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Equiangular hexagon ABCDEF has side lengths AB = CD = EF = 1 and BC = DE = FA = r. The area of triangle ACE is 70% the area of the hexagon. What is the sum of all possible values of r?

Using Law of Cosines, I found x^2 = r^2 + r + 1. This can be found by applying the formula and using one of the 120 degrees triangles with sides 1, r, and a side of the triangle ACE (which is clearly equilateral). I'm calling the length of the unknown side x.

...Somehow or the other...I made it to 7r = r^2 + r + 1 (In my review notebook) but I am completely blanking on how in the world I got from the first thing I did to this. I probably skipped steps writing it down and now find myself in this confusedness. Would greatly appreciate someone helping me finish this solution.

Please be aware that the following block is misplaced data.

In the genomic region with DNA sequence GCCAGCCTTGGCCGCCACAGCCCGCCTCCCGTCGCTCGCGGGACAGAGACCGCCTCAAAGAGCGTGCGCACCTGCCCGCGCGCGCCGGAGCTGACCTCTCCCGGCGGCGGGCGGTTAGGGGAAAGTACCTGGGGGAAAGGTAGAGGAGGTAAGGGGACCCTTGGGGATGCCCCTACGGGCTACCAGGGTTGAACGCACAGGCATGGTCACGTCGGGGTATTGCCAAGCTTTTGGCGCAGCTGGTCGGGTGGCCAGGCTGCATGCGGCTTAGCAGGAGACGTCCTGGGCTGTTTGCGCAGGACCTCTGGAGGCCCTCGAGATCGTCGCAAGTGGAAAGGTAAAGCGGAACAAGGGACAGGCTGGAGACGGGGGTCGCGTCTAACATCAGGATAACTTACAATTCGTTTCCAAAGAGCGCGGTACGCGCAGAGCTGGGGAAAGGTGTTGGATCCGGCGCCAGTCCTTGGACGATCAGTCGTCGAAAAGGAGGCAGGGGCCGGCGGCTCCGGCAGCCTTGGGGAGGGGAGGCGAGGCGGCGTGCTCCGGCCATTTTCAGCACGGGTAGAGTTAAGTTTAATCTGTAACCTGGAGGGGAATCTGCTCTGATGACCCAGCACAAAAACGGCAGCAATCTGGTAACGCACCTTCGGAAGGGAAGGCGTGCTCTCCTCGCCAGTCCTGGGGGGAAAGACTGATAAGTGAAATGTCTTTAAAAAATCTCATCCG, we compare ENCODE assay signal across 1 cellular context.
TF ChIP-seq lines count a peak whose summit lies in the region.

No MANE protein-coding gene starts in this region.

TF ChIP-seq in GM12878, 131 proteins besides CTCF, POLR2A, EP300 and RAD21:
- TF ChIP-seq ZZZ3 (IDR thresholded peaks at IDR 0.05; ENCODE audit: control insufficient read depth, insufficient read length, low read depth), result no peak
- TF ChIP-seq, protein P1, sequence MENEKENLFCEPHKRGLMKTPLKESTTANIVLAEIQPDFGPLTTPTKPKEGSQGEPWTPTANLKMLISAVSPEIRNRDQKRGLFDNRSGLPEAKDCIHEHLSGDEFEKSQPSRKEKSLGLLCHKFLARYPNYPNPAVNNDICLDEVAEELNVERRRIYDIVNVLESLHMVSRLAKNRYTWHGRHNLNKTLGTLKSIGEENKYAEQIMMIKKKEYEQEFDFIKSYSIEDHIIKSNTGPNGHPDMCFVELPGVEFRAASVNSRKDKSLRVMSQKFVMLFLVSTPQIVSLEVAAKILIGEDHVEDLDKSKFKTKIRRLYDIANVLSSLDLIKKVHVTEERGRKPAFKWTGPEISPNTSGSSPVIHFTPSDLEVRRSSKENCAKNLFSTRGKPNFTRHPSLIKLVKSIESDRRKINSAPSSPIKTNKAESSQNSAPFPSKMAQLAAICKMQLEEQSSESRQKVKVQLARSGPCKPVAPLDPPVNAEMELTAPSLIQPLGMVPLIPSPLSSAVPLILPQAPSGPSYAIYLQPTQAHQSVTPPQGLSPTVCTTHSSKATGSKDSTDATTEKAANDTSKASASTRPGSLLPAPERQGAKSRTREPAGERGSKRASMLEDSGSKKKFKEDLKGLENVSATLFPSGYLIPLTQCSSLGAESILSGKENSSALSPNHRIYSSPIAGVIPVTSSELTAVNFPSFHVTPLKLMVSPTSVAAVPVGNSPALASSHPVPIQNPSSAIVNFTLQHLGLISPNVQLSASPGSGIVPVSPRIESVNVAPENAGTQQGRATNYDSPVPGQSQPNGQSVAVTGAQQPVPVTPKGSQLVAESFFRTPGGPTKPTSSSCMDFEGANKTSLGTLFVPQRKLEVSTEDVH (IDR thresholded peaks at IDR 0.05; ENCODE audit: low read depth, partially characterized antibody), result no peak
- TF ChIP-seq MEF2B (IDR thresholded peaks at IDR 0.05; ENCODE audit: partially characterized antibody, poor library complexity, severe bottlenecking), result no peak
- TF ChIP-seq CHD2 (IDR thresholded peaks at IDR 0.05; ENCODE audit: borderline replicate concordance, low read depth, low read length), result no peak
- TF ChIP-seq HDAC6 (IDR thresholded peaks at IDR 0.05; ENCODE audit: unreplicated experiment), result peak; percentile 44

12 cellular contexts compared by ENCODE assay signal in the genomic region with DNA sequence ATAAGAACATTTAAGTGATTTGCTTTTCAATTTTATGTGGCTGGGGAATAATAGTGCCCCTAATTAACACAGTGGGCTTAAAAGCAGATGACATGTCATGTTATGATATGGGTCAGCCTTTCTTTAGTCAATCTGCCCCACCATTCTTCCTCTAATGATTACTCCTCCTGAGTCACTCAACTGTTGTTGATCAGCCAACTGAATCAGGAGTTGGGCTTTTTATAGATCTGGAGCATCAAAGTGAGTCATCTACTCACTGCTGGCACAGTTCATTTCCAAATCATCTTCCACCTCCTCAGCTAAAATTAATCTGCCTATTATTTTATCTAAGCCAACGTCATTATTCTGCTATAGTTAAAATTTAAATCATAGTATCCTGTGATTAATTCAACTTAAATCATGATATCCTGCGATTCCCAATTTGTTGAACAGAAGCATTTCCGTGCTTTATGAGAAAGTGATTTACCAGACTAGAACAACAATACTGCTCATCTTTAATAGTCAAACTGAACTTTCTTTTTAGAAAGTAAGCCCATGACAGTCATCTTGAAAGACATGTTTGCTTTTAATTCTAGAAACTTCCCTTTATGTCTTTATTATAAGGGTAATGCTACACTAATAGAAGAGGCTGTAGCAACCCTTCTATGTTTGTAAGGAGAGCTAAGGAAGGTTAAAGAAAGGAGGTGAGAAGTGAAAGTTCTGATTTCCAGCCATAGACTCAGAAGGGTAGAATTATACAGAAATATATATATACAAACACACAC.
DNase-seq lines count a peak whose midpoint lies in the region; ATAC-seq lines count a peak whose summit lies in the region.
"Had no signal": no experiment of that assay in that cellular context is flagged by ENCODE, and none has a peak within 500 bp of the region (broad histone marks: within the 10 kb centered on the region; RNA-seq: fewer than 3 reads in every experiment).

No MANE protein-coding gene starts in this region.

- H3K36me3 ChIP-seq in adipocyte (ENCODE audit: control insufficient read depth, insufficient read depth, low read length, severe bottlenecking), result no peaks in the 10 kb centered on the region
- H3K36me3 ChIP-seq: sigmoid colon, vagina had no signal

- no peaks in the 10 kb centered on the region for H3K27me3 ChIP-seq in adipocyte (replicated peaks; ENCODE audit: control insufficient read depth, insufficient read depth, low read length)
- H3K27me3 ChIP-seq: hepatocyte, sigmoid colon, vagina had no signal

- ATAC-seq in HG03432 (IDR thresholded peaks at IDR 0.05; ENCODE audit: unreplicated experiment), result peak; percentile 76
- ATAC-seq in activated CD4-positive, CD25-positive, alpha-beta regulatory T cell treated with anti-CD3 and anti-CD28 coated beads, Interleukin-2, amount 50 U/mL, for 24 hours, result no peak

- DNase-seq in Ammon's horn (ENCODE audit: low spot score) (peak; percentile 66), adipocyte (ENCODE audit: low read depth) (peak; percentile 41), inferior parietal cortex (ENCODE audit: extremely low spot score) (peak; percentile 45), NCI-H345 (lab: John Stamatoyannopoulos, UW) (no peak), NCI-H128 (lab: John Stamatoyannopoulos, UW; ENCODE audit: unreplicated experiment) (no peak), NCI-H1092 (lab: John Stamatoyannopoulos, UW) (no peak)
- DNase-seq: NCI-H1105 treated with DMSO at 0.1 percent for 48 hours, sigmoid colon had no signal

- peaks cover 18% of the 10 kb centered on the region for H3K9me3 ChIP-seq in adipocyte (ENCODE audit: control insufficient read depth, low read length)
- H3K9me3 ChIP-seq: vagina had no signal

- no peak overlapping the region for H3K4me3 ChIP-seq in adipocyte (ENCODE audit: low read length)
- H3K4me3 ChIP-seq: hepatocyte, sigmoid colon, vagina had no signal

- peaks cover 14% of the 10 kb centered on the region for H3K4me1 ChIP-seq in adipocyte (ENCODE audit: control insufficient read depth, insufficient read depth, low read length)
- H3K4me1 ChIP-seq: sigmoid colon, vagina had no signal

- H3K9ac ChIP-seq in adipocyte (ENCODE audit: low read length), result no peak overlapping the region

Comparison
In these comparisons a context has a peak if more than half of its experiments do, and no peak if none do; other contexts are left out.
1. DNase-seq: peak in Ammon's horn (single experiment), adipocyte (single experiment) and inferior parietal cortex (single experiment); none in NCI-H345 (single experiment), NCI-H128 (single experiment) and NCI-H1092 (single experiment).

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Let $A_T$ be the area of the triangle and $A_R$ the area of the rest of the hexagon. Then $$A_R=\tfrac37A_T\quad\hbox{and}\quad A_T=\tfrac14\sqrt3(1+r+r^2)\ .$$ Since "the rest" consists of three triangles with known sides and included angle, $$A_R=3\times\tfrac12r\sin120^\circ=\tfrac34\sqrt3r\ .$$ The rest is easy.

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You need to find the area of the hexagon in terms of $r$. Draw one main diagonal, then draw perpendiculars to each of the other four points. This divided into two rectangles and two pairs of congruent triangles, the areas of which are easy to find. Add the areas to get the total area of the hexagon:$$\frac{(5r+1)\sqrt3}{4}$$Use this to find length $AC$, then use law of sines on $\triangle ABC$ to find $r$

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